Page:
The other day, I got a call from an international journalist who admitted he’d done no research into the polar bear issue but believed, based on media reports he’d heard, that there must only be about 100-200 bears remaining in the Arctic. I know he’s not alone.
This journalist was utterly astonished to learn that the IUCN Red List assessment in 2015 put the polar bear population total at 22,000-31,000 bears and demanded proof that this was true.
Here is a summary of the Red List report, with references and links to the report:
The 2015 IUCN Red List assessment update for polar bears (published 18 November 2015) states that the global polar bear population is 22,000 – 31,000 (26,000), that the current trend is ‘unknown’ and that there is only a 70% chance that polar bear numbers will decline by 30% in 35 years (with virtually zero chance that the numbers will decline by 80% or more by 2050) – in other words, zero chance of extinction. [Detailed in a document called 22823 Ursus maritimus]. It classifies the polar bear as ‘vulnerable’ to extinction based on predictions of future sea ice decline due to global warming [similar to ‘threatened’ by other organizations] Pdf here.
Below is a list of what truly worrying species declines look like: that is, animals whose numbers have actually declined, no prophesies involved (Adler 2008).
Posted in Advocacy, Conservation Status, Population, Sea ice habitat
Tagged Amur tiger, climate change, decline, elephant seal, endangered, extinction, facts, fur seal, global warming, gray whale, hooded seal, IUCN, polar bear, predictions, projections, prophesy, rare species, Red list, sea ice, sea otter, Siberian tiger, status, Steller sea lion, threatened, vulnerable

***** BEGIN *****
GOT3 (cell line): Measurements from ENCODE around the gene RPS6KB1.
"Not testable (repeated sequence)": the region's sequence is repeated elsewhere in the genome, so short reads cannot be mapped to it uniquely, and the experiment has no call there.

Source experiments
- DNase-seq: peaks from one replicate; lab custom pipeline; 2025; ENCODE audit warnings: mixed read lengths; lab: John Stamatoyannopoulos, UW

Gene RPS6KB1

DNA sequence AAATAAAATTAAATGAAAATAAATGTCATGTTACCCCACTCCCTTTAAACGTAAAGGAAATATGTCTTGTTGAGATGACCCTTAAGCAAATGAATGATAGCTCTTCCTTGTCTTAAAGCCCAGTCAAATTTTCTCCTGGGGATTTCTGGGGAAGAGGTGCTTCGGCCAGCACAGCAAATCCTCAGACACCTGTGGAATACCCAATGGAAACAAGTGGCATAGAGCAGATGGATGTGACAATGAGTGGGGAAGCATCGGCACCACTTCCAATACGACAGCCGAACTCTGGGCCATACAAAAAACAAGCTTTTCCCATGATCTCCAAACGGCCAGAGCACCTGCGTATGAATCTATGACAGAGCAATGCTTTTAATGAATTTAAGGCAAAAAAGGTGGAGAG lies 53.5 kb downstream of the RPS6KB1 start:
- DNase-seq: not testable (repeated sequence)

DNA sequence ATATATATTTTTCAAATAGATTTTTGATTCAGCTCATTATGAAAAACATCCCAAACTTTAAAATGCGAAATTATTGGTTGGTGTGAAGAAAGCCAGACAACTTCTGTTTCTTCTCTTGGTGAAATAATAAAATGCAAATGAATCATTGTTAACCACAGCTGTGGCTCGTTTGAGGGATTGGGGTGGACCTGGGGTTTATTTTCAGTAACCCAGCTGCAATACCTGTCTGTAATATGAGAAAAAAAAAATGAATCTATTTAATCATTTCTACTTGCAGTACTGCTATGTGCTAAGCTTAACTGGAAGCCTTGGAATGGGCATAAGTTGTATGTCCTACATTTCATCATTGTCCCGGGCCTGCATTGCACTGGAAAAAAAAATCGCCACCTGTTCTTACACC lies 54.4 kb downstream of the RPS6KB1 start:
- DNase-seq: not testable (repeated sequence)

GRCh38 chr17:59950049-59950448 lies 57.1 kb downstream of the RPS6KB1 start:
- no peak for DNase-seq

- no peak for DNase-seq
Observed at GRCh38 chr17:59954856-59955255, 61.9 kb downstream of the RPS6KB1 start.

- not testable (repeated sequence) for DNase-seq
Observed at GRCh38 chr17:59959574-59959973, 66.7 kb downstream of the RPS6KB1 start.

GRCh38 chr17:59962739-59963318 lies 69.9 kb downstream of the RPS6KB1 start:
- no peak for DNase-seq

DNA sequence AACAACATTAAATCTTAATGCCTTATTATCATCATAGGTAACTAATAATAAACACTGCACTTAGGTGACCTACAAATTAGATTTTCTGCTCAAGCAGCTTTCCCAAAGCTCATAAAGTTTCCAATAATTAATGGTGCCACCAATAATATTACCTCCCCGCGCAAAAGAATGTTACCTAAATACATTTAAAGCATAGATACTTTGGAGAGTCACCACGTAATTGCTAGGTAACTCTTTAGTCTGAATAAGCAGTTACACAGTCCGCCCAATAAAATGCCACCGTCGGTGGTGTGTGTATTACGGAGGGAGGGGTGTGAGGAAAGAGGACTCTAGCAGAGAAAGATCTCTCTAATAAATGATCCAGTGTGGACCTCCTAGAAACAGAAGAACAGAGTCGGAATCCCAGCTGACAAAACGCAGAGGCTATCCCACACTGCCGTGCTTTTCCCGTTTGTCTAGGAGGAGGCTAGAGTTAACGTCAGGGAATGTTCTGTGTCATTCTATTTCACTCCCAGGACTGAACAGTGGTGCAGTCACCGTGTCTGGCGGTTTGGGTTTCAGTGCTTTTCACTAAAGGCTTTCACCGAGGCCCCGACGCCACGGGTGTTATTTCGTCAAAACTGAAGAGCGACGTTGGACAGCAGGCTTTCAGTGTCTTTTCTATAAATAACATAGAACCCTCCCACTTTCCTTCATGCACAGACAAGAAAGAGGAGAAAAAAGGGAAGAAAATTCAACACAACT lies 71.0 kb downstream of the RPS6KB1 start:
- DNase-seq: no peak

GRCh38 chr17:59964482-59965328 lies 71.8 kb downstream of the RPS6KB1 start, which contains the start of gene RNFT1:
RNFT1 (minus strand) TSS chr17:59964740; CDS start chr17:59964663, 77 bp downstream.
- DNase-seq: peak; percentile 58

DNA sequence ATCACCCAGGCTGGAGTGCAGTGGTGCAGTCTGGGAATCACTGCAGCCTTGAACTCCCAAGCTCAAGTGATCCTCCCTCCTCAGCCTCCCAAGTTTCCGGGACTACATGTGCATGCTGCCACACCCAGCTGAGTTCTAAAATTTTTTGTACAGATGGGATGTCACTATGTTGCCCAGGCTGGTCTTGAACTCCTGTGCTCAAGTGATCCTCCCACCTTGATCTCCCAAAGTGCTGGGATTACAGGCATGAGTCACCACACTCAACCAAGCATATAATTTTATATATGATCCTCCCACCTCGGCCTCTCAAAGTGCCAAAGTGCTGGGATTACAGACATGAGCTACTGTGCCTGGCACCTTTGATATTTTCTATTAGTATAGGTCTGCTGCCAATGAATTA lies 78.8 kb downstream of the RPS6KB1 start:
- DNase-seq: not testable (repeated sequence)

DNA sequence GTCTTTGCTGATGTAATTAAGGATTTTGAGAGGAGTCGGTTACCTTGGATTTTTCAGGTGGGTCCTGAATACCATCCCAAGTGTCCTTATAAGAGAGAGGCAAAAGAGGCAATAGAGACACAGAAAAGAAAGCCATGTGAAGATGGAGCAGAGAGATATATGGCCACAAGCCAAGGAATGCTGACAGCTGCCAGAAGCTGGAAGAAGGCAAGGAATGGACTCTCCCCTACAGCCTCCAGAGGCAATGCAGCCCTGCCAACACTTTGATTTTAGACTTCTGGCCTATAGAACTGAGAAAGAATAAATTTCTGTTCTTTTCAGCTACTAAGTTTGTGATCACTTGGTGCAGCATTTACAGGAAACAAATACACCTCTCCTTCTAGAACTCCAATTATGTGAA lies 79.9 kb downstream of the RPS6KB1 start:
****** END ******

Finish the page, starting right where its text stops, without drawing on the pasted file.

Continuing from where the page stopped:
The IUCN Polar Bear Specialist Group admits its global population estimate is simply a qualified guess with a large potential error. So perhaps it’s time to acknowledge that for the purpose of comparing polar bears to other species of concern, the upper limit for polar bear numbers worldwide could be more than 30,000?
See previous posts on this global population size issue (here and here); updated information below, including the most recent IUCN PBSG statement.
UPDATE 1 September 2015: here is an updated graph of polar bear population numbers that undo the “subtractions” of the PBSG between 2001 & 2013, giving a final global estimate of about 26,000. Click to enlarge:
UPDATE 25 November 2015: The 2015 update of the IUCN Red List for polar bears essentially concurs with my assessment about polar bear numbers. They estimate the current global population is 20,000-31,000 (average of 25,500, see below, without considering the number of bears in the Arctic Basin, so not far off my assessment) but say the trend in the population is “Unknown.”
UPDATE 23 February 2017: A new population estimate update is available based on three new survey counts that add about 2,000 bears to the average total, bringing it to almost 30,000 (28,500). Details here.
Posted in Conservation Status, Population
Tagged Amur tiger, endangered, IUCN, PBSG, polar bear, Polar Bears International, polarbearscience, population estimate, science, Siberian tiger, snow leopard, threatened, white rhino